During the onslaught of wildfires in Utah and surrounding states in the summer of 2012, the Utah Geological Survey received a question about whether rockfalls were a legitimate cause of wildfires or just a tall tale told to explain fires of unknown origin. If you look at wildfire statistics, causes are typically broken down into two main categories: human-caused or lightning. However, various publications and websites claim four major natural causes of wildfires: lightning, volcanoes, spontaneous combustion of organic material, and rockfalls. Rockfall-ignited fires, which are difficult to identify, make up a tiny fraction of total wildfires.
In an article published in 2000 titled Synopses of Wildfires Caused by Rockfalls, Richard T. Ford (retired division chief of the California Department of Forestry and Fire Protection) makes the case that although rare, blazes of this origin do exist. He cites a study by geologist Richard F. Madole and physicist Dr. Joe Romig indicating that the abrasive friction between rocks scraping against each other at a certain velocity can reach ignition temperatures without a spark.
Additionally, the article contains case histories from around the world. The common denominator of all scenarios was dry grass and brush that caught fire, but how the rockfall was triggered varied between the following actions:
- earthquakes (Riverside County, California, and Sonora, Mexico)
- construction activity (Mariposa and Fresno Counties, California)
- gravity/erosion (Riverside County, California, and Fynbos area of South Africa)
- launching rocks down a slope/over a cliff (Explorer Scouts in southern Utah)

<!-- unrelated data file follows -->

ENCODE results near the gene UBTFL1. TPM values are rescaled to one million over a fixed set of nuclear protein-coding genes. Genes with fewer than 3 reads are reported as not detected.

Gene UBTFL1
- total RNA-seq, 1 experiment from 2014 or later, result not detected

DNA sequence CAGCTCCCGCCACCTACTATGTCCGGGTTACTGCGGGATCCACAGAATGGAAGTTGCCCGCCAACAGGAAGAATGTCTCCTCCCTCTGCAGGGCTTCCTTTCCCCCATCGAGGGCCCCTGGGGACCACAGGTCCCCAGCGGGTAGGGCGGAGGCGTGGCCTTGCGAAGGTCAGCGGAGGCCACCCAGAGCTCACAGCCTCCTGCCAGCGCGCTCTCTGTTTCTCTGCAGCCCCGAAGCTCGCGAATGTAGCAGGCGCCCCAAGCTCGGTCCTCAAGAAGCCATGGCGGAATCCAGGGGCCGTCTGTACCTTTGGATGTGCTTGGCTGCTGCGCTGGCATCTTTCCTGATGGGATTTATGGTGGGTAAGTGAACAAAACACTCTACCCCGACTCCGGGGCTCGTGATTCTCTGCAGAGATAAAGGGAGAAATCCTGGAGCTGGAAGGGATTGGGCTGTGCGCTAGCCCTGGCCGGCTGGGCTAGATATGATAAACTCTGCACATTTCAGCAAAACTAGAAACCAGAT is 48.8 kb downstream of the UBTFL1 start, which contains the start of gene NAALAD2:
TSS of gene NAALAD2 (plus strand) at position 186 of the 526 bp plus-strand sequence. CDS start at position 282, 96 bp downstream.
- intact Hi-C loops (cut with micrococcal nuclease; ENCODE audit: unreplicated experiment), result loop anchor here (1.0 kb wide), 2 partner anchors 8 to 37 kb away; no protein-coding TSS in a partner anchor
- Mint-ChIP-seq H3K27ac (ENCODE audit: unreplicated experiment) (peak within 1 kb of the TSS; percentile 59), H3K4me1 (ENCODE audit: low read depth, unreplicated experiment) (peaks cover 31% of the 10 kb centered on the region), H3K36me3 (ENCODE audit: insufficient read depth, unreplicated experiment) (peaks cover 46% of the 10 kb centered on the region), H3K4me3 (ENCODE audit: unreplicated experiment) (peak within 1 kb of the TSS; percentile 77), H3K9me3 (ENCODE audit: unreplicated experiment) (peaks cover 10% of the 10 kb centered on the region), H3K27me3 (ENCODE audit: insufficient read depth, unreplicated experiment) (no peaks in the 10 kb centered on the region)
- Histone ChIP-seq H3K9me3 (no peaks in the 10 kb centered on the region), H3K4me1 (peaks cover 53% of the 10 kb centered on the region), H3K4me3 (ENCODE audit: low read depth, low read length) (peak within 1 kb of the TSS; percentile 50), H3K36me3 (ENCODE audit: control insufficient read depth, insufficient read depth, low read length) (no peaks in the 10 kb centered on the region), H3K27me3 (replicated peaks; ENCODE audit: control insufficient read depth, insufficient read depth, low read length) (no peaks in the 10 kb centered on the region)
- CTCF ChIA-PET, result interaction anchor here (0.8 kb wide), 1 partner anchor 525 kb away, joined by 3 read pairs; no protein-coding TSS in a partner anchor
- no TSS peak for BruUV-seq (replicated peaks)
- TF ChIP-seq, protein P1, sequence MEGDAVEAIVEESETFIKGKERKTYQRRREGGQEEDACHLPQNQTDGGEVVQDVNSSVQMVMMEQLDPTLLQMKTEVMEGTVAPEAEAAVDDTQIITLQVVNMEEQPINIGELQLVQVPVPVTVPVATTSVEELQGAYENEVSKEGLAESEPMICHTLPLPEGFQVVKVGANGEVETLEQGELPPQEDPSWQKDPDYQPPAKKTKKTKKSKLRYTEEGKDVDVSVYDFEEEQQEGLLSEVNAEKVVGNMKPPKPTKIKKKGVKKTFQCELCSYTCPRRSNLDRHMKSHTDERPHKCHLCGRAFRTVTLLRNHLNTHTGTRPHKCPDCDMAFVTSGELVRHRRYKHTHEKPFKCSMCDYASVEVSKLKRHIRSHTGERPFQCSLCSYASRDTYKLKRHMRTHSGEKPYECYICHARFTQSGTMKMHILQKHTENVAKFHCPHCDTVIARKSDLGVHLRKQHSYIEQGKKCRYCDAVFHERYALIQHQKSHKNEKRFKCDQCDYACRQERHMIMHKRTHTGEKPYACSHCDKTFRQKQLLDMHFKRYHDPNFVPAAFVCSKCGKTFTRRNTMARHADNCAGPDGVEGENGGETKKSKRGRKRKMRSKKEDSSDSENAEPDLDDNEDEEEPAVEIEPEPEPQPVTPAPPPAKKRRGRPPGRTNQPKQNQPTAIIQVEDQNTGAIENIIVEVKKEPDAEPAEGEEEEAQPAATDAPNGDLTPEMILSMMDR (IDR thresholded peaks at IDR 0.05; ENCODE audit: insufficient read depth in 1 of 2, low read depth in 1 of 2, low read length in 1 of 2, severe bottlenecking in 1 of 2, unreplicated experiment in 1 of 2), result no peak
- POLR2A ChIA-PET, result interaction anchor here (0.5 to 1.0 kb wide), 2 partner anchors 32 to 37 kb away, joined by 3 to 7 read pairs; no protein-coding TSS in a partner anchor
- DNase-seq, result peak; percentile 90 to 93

Evidence—such as charred and burned grass imbedded on the rock face where fire originated, eye witness accounts, or ruling out of other factors (e.g., being in an area with rare lightning occurrence)—was used in deducing the ignition source.
One-tenth of a percent of all Utah’s wildfires are estimated to be the result of rockfalls according to Jason Curry, fire investigator for the Utah Division of Forestry, Fire, and State Lands. In his five years as a fire investigator, he has seen only one example, referred to as the Lighthouse Fire that took place in Range Creek, Emery County, Utah, on July 18, 2012 (see Deseret News article http://tinyurl.com/bvhfekn). University of Utah archeology students and staff had been excavating a Fremont Indian site when the fire was spotted. A thorough investigation eliminated all other possible incendiaries, and, in conclusion, Curry designated rockfall as the cause. Now that Curry has seen first-hand evidence of this type of wildfire, he is considering revisiting previous wildfires of unknown origin to determine if rockfalls could have been responsible.
Although rare and difficult to identify, rockfalls do indeed trigger wildfires. The next time you find yourself bulldozing large rocks at the top of a steep slope, or tossing rocks with your Boy Scout troop, beware of the possibility of starting a wildfire!